Connected Objects Music

Aivvy Q streaming headphones provides the soundtrack to your life even if you lose signal

Streaming services like Spotify helped lay groundwork for the recent influx of new streaming services, including Apple’s upcoming Beats service and Jay Z’s Tidal venture. While on-demand music streaming is great and can conveniently work across a host of devices, most streaming services require an Internet connection to work, sometimes resulting in a subpar listening experience.

Aivvy Q is a wireless Bluetooth headphone set which can provide up to 40 hours of continuous music playback, all without needing an Internet connection. Touted as headphones capable of tapping into the “Internet of Things”, Aivvy Q is essentially a self-learning music player: a user can swipe its side to skip a track, tap to favorite a track, or rotate the channel ring in order to change the genre or playlist. Sensors within the product learn which tracks are preferred, thereby making sure the music being played is always relevant and enjoyable.

Maker/Development Technology

You can 3D-print your OwnFone, but forget about fancy apps

Many people like to express themselves with their clothes. But outside of supporting particular brands or buying a licensed cellphone cover, it’s pretty difficult for people to use cellphones to express themselves in a similar way.

The London-based developer of OwnFone is out to change that by allowing people to 3D-print the phone itself versus just a cover. The company allows consumers to either design the device using its maker’s FoneBuilder App website and let his company make it for them, or design OwnFones themselves at home using the company’s PrintFone Dev Kit.

Don’t expect a lot of fancy-functionality, though. OwnPhone is a voice-only mobile phone that works on a 2G mobile network; the product has already been available in the U.K. since 2012. U.S. consumers can now buy one for about $100, and can select from a version with word buttons, image buttons, a number keypad, Braille buttons, or a few other configurations. OwnFone will ship in the U.S. in July. Its maker is trying to raise £200,000 (~$308,000) by March 21.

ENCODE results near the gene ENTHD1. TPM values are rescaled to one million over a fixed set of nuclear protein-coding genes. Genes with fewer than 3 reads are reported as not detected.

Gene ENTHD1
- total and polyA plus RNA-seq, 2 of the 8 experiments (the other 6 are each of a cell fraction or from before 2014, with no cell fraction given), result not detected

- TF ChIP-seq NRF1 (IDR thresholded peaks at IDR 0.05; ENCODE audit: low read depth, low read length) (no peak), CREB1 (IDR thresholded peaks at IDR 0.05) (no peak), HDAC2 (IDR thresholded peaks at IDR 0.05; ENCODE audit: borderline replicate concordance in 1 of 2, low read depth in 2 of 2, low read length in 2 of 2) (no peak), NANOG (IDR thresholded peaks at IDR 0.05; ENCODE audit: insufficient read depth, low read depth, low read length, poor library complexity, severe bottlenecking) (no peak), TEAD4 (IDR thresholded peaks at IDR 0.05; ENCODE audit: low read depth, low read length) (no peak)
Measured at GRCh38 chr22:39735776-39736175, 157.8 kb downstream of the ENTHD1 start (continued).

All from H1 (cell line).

There is likely a market for custom-made cellphones such as OwnFone. One large segment that will likely find it appealing is kids. But there are likely many parents who won’t be willing to shell out $100 on a mobile phone for their children. There are also likely many people who will opt to spend $100 on a low-end smartphone than a nice custom-made phone with limited functionality.


Music Technology

Prizm teaches speakers to be in tune with your mood and your friends

The world of streaming music over the past decade has exploded, with dozens of companies offering competing services that all want to be your one and only source for tunes. But with the increase in all this choice, the process of figuring out what to listen to can be an unnecessary obstacle to our enjoyment.

A Parisian company created Prizm to facilitate the process of personalized music curation. The slick product connects to existing speakers through Bluetooth, optical, or a 3.5mm wire, and provides an interface to not only discover new music, but instantly sync your favorites to your playlists with a simple press of a button.

Prizm is clever, too: its contextual approach adapts to not only who is in the room, but the kind of atmosphere as well. If there are just two people present, it combines their tastes and plays a song they both enjoy. If there are 15 people present, the acoustic sensor will recognize the ambient noise and play something more suitable. Compatibility with Spotify, Deezer, and Soundcloud will ensure all users are represented with more services on the way. Interested backers can grab their very own device $129. These ideas have pushed the company towards their $70,000 goal.

The product that most closely resembles Prizm is the Aether Cone, but upon comparison the differences are stark. While the $399 Cone boasts a decent speaker to directly play the music you want, it is more of a streaming radio device. On the other hand, Prizm contains many more features allowing users a lot of personalization– even a friend’s Prizm will recognize who you are and adapt to your taste! This level of personalization and interconnectedness is impressive, even if it may tread very closely to the many privacy concerns up in the air these days.